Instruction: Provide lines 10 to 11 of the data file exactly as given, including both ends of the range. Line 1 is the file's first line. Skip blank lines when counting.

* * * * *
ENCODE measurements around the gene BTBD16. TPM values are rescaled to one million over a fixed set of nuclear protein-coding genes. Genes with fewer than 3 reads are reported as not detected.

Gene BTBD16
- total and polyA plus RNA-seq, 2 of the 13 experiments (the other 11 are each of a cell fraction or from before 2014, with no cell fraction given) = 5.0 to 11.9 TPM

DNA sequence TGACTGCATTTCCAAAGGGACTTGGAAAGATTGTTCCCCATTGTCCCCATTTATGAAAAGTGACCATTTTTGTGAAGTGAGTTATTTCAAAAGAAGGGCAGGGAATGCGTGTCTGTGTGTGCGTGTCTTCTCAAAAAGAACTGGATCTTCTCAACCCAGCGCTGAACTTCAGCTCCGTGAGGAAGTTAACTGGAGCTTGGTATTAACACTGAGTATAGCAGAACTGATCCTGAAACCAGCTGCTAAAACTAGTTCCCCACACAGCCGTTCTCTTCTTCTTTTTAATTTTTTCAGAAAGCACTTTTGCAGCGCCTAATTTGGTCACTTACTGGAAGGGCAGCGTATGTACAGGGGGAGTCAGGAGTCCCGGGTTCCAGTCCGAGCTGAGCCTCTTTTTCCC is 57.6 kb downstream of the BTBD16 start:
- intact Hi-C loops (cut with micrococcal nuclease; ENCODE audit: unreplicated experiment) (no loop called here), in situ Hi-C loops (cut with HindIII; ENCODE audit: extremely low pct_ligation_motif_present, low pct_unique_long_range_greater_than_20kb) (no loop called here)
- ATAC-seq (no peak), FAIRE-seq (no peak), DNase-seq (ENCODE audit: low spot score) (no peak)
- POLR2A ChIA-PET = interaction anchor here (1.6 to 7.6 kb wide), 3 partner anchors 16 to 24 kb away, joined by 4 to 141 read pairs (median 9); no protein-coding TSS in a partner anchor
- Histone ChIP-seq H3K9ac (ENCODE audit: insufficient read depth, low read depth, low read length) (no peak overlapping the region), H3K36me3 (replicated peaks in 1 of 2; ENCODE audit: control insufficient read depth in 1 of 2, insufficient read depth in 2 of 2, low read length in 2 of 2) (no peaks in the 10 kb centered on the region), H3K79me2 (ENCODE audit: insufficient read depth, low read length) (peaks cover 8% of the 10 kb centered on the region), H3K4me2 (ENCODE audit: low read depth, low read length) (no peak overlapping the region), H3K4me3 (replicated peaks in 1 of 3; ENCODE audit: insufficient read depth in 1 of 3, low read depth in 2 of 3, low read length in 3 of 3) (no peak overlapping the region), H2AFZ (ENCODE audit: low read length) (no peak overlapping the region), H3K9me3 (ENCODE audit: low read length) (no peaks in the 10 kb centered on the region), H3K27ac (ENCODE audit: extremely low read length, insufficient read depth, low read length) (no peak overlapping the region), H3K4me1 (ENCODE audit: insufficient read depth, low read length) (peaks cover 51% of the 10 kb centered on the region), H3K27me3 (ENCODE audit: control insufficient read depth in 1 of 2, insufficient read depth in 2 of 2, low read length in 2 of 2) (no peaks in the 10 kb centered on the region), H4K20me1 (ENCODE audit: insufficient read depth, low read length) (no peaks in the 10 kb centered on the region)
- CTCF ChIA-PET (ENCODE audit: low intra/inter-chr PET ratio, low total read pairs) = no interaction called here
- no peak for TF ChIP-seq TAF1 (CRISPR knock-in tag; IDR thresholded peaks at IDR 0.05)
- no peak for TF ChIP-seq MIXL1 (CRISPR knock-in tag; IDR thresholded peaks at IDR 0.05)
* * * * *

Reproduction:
- no peak for TF ChIP-seq TAF1 (CRISPR knock-in tag; IDR thresholded peaks at IDR 0.05)
- no peak for TF ChIP-seq MIXL1 (CRISPR knock-in tag; IDR thresholded peaks at IDR 0.05)